Nomzamo Inquiry: City accused of negligence
Human Settlements accused CT authorities of abandoning people in the middle of a crisis.
- Cape town mayor patricia de lille
- Lindiwe Sisulu
- Cape Town MayorPatricia de Lille
- Human Settlements Minister Lindiwe Sisulu
- Nomzamo evictions
- Nomzamo housing crisis
- Patrica de Lille
- Nomzamo commission of inquiry
- Lwandle informal settlement
- City of Cape Town blamed for Nomzamo evictions
- Lwandle evictions
- Lwandle Inquiry
CAPE TOWN - The Human Settlements Department has accused Cape Town authorities of being the only ones to abandon desperate community members in the middle of a crisis.
The department has been at odds with Mayor Patricia de Lille over the controversial eviction of the Nomzamo community earlier this year.
It has set up the Lwandle Inquiry to investigate events leading up to the removal of the community.
But De Lille has questioned why the department is not probing evictions elsewhere in the country.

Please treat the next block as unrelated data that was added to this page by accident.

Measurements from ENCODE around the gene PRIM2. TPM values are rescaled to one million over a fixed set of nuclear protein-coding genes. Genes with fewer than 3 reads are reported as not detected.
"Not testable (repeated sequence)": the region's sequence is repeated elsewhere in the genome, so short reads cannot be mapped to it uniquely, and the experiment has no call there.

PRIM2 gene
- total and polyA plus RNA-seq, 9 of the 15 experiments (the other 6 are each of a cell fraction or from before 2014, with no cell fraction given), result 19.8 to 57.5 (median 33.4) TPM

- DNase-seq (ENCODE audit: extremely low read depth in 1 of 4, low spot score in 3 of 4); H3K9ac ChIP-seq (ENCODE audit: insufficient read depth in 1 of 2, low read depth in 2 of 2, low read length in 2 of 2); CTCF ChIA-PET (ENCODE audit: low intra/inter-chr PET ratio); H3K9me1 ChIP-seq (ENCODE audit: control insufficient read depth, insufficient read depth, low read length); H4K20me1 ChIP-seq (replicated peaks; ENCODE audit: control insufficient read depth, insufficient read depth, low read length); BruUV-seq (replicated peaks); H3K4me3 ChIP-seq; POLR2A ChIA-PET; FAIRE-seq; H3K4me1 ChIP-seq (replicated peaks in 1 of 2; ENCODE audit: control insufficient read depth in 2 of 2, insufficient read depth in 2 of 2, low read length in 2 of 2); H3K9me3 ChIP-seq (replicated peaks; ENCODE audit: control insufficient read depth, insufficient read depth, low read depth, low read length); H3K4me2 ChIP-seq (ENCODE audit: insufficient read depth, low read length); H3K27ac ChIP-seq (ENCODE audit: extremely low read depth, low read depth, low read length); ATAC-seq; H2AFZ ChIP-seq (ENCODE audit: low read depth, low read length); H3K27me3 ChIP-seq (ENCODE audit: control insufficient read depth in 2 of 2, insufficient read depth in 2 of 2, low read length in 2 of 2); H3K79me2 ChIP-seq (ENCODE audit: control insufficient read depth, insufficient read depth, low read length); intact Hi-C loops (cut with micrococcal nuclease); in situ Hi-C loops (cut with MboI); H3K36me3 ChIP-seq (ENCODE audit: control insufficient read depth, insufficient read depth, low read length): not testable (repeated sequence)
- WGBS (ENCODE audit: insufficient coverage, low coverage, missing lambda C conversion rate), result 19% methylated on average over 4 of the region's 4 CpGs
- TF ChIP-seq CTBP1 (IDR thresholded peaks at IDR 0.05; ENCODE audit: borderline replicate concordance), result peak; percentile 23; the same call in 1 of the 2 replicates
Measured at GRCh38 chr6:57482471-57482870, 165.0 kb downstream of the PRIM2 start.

Human Settlements spokesperson Ndivhuwo Mabaya explains why the department will not be investigating other evictions in the country.
"When a mayor and a premier, on a cold winter day, abandon its citizens, the national department must intervene. In other provinces the mayors and premiers never abandon their people."
Mabaya says the department is fully supporting the Lwandle Inquiry which is investigating circumstances leading up the eviction of hundreds of people in Cape Town in early June.
De Lille has called the commission a political hit squad.
Meanwhile, the City of Cape Town on Monday said the department is withholding a R50 million housing grant.
The department says the money is being temporarily withheld from all metropolitan municipalities.
De Lille accused Human Settlements Minister Lindiwe Sisulu of placing stumbling blocks in the city's efforts to address housing needs.
The department has denied Sisulu has an agenda against the city.